Tech Talk for Tuesday March 17th 2020

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Pre-opening Comments for Tuesday March 17th

U.S. equity index futures were higher this morning. S&P 500 futures were up 25 points in pre-opening trade.

Index futures were virtually unchanged following release of February Retail Sales at 8:30 AM EDT. Consensus was a gain of 0.2% versus an increase of 0.3% in January. Actual was a decline of 0.5%. Excluding auto sales, consensus was a gain of 0.2% versus an increase of 0.3% in January. Actual was a decline of 0.4%.

Procter & Gamble added $3.55 to $112.05 after Deutsche Bank raised its rating from Hold to Buy.


Microsoft added $3.18 to $138.60 despite a drop in target price by Deutsche Bank from $200 to $180.


Wedbush added Amazon, Facebook and Regions Financial to its Best Ideas List




EquityClock’s Daily Market Comment

Following is a link:

Note seasonality chart on iShares U.S. REIT.



The Dow Jones Industrial Average recorded its largest point loss in history yesterday. The decline was notable in late trading following President Trump’s confirmation that control of the coronavirus has yet to be achieved.


The VIX Index responded by closing at an all-time closing high.



StockTwits released yesterday



Trader’s Corner

Equity Indices and related ETFs

Daily Seasonal/Technical Equity Trends for March 16th 2020


Green: Increase from previous day

Red: Decrease from previous day



Daily Seasonal/Technical Commodities Trends for March 16th 2020


Green: Increase from previous day

Red: Decrease from previous day



Daily Seasonal/Technical Sector Trends for March 16th 2020


Green: Increase from previous day

Red: Decrease from previous day


S&P 500 Momentum Barometer


Percent of S&P 500 stocks trading above their 50 day moving average slipped yesterday to 1.80. Percent remains deeply intermediate oversold and has yet to show signs of bottoming.


TSX Momentum Barometer


Percent of TSX stocks trading above their 50 day moving average dropped to 0, an all-time high. Percent is deeply intermediate oversold, but has yet to show signs of bottoming.


Disclaimer: Seasonality and technical ratings offered in this report and at are for information only. They should not be considered as advice to purchase or to sell mentioned securities. Data offered in this report is believed to be accurate, but is not guaranteed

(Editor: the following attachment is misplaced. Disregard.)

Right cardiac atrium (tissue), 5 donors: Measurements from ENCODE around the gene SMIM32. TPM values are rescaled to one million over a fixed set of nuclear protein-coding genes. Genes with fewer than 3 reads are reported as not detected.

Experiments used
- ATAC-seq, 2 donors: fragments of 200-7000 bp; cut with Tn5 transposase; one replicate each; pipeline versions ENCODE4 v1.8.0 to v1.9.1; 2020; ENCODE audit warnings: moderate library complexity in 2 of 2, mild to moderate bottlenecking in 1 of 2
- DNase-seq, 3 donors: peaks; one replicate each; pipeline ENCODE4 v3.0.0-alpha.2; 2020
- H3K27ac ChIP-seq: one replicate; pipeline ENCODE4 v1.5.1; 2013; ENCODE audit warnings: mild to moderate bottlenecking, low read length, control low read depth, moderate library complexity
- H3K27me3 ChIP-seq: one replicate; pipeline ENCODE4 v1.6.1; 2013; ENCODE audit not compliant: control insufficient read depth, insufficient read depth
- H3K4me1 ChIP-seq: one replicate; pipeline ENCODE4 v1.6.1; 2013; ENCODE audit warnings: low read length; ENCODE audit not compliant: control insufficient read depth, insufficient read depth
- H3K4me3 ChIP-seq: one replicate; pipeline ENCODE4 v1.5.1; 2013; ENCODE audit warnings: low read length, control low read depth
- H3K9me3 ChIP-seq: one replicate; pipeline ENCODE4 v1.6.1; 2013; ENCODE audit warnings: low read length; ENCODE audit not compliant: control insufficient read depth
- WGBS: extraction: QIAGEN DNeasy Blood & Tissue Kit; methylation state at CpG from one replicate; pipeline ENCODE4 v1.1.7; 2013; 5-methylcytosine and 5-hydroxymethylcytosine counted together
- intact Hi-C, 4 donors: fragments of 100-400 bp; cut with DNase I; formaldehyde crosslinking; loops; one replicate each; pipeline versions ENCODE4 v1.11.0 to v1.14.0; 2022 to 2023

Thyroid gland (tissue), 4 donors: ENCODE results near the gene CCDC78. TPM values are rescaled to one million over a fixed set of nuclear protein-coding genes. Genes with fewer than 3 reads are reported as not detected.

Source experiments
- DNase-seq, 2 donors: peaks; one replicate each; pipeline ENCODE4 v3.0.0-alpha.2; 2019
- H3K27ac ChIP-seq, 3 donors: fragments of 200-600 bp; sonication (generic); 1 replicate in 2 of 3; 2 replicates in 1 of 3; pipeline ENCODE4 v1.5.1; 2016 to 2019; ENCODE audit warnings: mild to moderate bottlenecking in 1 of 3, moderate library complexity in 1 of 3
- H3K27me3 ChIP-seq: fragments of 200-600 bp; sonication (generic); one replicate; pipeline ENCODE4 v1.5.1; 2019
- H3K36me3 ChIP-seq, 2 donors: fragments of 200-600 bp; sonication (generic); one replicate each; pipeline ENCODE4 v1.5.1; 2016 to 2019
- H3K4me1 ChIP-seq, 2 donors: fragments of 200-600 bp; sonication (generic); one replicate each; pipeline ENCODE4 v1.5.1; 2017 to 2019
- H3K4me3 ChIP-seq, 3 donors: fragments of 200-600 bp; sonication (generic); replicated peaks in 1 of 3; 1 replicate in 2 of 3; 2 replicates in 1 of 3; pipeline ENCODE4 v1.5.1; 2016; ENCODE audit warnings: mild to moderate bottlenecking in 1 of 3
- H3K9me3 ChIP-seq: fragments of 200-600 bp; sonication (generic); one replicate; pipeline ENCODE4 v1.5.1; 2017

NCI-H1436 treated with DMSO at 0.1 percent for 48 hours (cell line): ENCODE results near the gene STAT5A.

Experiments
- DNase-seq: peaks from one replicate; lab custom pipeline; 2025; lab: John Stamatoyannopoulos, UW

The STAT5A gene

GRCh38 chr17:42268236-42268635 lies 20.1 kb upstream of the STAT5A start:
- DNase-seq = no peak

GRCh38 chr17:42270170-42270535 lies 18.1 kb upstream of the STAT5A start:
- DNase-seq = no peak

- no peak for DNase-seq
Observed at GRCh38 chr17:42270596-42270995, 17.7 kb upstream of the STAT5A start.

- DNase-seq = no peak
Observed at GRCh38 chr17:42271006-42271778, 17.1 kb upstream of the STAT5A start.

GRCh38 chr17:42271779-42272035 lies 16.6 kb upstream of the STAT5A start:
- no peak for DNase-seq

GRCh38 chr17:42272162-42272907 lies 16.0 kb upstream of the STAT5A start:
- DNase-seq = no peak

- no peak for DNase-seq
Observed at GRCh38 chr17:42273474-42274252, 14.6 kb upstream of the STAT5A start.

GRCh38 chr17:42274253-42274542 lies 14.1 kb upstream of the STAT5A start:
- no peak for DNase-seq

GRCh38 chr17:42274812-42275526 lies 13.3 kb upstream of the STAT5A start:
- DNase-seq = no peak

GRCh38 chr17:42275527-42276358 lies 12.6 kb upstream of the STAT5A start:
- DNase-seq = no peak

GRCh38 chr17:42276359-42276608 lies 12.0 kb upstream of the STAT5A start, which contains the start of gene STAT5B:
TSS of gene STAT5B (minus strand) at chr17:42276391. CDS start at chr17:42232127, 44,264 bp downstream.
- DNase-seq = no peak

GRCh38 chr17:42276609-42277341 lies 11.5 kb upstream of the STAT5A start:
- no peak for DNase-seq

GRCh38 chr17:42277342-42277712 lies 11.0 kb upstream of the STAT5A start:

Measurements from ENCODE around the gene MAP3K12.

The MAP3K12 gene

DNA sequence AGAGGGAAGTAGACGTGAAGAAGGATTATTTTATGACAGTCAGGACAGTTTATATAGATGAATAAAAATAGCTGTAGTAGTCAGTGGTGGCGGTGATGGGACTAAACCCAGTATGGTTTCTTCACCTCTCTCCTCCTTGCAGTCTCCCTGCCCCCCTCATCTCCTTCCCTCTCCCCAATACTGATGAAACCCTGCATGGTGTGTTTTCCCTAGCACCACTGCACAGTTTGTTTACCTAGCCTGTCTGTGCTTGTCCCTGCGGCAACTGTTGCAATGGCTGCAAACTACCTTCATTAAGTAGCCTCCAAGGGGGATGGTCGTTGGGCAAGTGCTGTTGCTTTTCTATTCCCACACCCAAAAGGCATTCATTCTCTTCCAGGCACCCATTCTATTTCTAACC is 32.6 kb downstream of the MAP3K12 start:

12 Responses to “Tech Talk for Tuesday March 17th 2020”

  1. Roy Says:

    Is the drop in the price of oil going to be a boost to the economy?

  2. Canuck2004 Says:


    Yes, in the USA it is like a tax cut or a pay raise. Plus the zero interest rates and other stimulus will kick start the US economy out of this temporary mess.

    China is recovering now and returning to normal. In a few months so will the US.

    The danger here is the US will be over stimulated later this year and we may get inflationary pressures….

  3. Canuck2004 Says:

    Markets opened a little punchy this morning, as to be expected after such a big drop yesterday. Trying to find its legs. Adding to positions here and there on weakness. We will recover and the markets will repair themselves.

  4. Roy Says:

    Thanks Canuck2004 – you confirmed it for me.
    I dont think it will take too long for the US to get back on their feet either
    When all the doom sayers/brokerage houses come out with dire predictions, I think they are hoping to get the sheeple to sell so they can buy much lower and then start to upgrade stocks. Matter of time.

  5. Bernie Says:


    FYI, I submitted a reply to your comment last night but it got held up for approval by the TMI moderators. I think the holdup was because I included 4 links. Anyway, it finally passed inspection and is there now.

    I wish I had held back some dry powder so I could take advantage of all the bargains out there now. It tough for me to add in new money during my retirement but I was able to add in monthly back in 2008-09. For me these days a new purchase is basically a reshuffling the deck because I stay fully invested.

  6. Bernie Says:


    Thanks for your comments last night. I can’t take credit for my comments regarding the negative correlation between SPY and TLT. Its been commented on many times on Seeking Alpha. Some of the non-traders there have even advocated a permanent hold of nothing but a 60% SPY/40% TLT (with a once annual rebalance)in their portfolio. That 60/40 mix would have gotten you an annualized 9.35% CAGR in Aug 2002-Feb 2020 with a worst year TR of -8.51% (2008). My preferred 50/50 mix percentages are 9.22% CAGR with a worst year of -3.08% (2018). It was -1.44% in 2008. For comparison SPY’s numbers are 9.05% CAGR and worst year -36.81% (2008).